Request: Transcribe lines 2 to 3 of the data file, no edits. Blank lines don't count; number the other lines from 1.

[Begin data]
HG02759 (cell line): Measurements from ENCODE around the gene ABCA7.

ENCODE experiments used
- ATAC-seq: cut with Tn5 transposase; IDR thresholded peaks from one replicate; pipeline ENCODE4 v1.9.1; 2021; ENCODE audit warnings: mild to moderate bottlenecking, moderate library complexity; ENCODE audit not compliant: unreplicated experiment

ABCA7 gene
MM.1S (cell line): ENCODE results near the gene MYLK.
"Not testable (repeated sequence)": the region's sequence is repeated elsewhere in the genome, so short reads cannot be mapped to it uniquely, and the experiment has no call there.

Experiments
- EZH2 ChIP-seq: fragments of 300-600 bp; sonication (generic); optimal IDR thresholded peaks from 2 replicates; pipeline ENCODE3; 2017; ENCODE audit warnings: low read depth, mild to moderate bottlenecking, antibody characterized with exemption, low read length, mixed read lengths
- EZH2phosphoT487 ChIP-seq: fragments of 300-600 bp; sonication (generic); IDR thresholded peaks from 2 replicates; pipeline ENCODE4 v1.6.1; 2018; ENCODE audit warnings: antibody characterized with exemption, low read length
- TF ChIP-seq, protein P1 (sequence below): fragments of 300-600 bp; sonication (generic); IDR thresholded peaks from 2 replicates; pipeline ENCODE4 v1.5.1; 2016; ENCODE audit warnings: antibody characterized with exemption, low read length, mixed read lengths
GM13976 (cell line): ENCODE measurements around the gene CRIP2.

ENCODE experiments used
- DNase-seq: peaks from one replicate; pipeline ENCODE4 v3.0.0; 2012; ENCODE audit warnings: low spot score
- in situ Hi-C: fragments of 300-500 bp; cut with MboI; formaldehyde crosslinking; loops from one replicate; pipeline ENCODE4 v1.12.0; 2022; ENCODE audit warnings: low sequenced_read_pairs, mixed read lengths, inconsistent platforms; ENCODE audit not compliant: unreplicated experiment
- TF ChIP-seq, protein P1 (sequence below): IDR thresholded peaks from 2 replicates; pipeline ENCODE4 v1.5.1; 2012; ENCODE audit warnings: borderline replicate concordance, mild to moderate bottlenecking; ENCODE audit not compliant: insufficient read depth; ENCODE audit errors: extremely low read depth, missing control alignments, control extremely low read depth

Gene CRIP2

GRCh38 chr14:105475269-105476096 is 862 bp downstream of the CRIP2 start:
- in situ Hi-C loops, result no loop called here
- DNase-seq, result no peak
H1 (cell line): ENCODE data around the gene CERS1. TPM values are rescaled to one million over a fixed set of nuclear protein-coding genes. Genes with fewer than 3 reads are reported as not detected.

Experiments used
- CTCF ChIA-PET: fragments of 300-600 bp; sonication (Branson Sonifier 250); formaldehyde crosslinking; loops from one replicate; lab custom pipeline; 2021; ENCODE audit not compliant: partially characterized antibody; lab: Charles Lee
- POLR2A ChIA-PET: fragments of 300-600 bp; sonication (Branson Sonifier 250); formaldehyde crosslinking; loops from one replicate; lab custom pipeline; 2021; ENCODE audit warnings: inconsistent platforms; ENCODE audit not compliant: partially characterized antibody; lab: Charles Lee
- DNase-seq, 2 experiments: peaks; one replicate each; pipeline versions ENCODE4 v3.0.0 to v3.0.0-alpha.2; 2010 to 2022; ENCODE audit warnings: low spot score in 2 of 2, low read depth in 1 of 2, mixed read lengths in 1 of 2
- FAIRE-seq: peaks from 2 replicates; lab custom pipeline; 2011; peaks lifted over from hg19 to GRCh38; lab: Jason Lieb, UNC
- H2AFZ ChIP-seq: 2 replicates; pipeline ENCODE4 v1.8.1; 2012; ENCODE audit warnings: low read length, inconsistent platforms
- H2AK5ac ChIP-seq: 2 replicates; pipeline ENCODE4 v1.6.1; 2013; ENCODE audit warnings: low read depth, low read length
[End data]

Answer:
ENCODE experiments used
- ATAC-seq: cut with Tn5 transposase; IDR thresholded peaks from one replicate; pipeline ENCODE4 v1.9.1; 2021; ENCODE audit warnings: mild to moderate bottlenecking, moderate library complexity; ENCODE audit not compliant: unreplicated experiment